Tech stocks made a feeble attempt at a bounce yesterday.
The Nasdaq Composite shot higher at the opening bell, only to lose its footing in the early afternoon. The tech-heavy index closed in the red for the third straight trading day.
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Even a casual market watcher knows the high-flying tech leaders are overdue for a significant pullback. But now that we're seeing some profit-taking, I have a feeling everyone's going to start trashing momentum traders once again.
"Momentum works both ways," they'll say. "That's what you get for chasing winners."
I hate that.
Likening momentum to chasing winning stocks makes the strategy sound so foolish. Only losers and simpletons chase stocks.
You hear this kind of talk all the time from all sorts of Very Serious Investors.
They'll peer over their glasses and tell you that you can't beat the market by chasing momentum.
The problem is most investors agree with this statement. After all, some guy in a suit and tie said it on TV. It must be true.
Momentum is the best performing strategy you can employ -- yet barely anyone does it.
Most investors are too wrapped up in debating growth vs. value. Yet when it comes to performance, both growth and value trail momentum.
There's data to back up that statement, too.
"Empirical data shows that momentum has indeed been a consistent long-term investment strategy," John Hancock’s Frank Teixeira writes. "In fact, momentum factor returns have been stronger than those of either growth or value over the very long term, resulting in significant excess relative performance. Momentum averaged more than 3% in annual outperformance relative to the market from 1927 to 2014."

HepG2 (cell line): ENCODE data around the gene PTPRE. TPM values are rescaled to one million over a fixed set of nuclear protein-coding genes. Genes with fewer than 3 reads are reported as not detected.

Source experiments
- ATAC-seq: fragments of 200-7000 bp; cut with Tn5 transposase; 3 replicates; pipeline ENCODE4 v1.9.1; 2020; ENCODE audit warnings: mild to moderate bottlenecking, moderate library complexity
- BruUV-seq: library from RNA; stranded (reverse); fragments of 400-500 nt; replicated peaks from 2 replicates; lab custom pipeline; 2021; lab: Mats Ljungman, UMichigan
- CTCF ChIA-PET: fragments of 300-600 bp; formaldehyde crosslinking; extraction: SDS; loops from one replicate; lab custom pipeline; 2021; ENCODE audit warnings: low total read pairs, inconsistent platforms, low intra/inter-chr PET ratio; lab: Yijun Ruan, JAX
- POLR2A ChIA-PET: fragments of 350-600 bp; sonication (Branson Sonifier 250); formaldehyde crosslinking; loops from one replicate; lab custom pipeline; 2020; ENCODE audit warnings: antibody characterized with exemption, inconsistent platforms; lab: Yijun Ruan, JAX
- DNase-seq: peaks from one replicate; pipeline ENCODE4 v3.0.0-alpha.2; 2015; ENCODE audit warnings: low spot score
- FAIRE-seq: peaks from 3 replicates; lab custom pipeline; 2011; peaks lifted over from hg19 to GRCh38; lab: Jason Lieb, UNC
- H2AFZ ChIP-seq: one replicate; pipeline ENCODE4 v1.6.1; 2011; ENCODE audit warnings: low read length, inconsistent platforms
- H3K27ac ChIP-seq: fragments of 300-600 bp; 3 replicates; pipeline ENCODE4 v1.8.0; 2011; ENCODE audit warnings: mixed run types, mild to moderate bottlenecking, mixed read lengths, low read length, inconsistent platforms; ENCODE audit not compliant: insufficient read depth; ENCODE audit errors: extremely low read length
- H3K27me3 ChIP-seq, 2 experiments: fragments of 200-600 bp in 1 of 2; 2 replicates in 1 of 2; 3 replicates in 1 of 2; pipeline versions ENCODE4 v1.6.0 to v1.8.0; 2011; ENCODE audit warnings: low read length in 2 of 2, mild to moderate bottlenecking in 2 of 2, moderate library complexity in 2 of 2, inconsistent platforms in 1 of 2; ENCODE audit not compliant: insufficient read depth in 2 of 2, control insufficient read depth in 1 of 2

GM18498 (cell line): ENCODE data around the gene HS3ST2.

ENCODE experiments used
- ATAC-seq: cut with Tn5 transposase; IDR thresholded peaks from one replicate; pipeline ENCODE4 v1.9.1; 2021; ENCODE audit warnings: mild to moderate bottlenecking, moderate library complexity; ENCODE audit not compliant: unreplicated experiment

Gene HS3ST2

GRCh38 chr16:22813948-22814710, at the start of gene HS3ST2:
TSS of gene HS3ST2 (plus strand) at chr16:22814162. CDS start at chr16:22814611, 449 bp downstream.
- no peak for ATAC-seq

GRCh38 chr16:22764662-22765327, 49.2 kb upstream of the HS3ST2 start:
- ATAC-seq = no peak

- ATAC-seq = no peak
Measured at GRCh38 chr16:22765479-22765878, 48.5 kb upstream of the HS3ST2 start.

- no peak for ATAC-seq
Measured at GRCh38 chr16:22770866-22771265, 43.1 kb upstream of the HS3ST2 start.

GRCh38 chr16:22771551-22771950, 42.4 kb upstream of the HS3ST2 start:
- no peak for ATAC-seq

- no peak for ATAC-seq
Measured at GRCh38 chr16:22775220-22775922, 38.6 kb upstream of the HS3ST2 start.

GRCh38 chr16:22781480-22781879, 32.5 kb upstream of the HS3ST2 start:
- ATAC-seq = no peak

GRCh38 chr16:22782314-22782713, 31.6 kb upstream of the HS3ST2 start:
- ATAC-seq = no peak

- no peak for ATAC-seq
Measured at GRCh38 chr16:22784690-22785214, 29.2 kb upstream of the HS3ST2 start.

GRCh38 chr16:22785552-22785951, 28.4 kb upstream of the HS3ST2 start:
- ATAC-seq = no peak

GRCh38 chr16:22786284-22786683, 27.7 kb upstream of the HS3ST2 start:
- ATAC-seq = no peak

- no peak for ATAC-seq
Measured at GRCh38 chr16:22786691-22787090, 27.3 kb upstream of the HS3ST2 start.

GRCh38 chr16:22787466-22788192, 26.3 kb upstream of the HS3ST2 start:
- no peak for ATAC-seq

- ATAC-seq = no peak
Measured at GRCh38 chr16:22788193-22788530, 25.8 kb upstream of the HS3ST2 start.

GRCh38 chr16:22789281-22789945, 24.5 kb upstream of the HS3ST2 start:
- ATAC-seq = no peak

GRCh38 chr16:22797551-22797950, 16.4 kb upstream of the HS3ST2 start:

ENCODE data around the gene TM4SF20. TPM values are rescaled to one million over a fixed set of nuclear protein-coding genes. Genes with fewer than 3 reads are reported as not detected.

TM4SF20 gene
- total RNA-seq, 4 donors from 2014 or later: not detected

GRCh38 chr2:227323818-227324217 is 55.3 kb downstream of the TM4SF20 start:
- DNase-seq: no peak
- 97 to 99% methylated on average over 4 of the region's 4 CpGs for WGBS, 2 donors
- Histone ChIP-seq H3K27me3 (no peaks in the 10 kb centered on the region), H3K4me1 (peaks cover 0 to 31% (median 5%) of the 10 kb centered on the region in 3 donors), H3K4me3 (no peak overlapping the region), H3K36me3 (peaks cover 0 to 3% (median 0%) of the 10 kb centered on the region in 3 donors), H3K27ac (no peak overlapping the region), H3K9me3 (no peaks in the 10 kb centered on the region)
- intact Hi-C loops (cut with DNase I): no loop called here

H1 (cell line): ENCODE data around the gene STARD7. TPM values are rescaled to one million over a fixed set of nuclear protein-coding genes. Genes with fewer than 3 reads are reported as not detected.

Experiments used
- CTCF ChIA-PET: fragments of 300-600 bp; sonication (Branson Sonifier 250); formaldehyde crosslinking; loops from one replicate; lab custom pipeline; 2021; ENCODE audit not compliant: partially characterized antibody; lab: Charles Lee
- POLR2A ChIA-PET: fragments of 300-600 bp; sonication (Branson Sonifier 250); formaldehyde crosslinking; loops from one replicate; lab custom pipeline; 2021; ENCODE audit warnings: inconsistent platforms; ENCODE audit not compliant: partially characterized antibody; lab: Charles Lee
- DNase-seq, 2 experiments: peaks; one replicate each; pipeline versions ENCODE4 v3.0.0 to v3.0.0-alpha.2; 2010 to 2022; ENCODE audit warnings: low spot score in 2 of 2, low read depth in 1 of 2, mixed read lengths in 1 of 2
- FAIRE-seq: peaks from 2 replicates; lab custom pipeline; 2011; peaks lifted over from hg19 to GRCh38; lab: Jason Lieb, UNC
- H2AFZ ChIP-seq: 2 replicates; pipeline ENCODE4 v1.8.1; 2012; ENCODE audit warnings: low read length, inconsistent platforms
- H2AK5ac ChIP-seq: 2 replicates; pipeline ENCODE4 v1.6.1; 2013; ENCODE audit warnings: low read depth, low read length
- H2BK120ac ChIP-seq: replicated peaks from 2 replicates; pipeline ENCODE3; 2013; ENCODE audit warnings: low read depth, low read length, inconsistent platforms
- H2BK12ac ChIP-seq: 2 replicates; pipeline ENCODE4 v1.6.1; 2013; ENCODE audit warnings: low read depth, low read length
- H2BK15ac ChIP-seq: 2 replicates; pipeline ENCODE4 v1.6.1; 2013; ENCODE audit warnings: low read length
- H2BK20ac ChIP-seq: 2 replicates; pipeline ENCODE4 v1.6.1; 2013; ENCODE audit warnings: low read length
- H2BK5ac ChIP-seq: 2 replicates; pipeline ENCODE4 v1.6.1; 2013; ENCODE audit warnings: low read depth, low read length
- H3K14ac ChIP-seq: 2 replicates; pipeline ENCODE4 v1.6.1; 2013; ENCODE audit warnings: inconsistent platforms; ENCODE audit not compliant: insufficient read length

Just look at all those growth and value funds.
Why is everyone pouring their hard-earned investing dollars into inferior strategies?
It's because of their narrative filter.
It's shockingly simple to force a growth or value strategy into your personal narrative.
Growth is the easiest sell. It’s all about stories. The next Facebook. The next Apple. Who doesn't want to own these ideas? And value appeals to our more rational emotions. I want to make money safely using a rigorous, academic approach. Again, how could you say no to that? The stocks that eventually outperform are the hidden, undervalued, unloved gems. It makes perfect sense.
But momentum? Buying the strongest stocks on the market and then just repeating this process over and over? C'mon. That sounds ridiculous. The whole idea of momentum investing is too simple. And nothing simple could possibly work in the cutthroat world of the stock market.
Yet while momentum sounds simple enough, it’s not an easy strategy for most investors to use consistently. If you’re running any type of momentum strategy and rotating into the strongest stocks on the market at any given time, you're buying a bunch of stocks most investors wouldn't touch because at a glance, they look overextended.
Take a minute and think about the big momentum winners we've seen over the past 12 months. Facebook. Netflix. NVIDIA. Would you have forced yourself to buy these names as they surged higher?
Hindsight shows us that they all offered stellar returns after their strong initial moves. But in the moment, most investors would have skipped over these stocks or attempted to wait for a pullback that never materialized.
That's why momentum ain’t as easy as it looks. But it works. If you can get out of your own way, you stand a fighting chance at grabbing the next round of massive momentum winners when the pullback is finished.
This article originally appeared on The Daily Reckoning.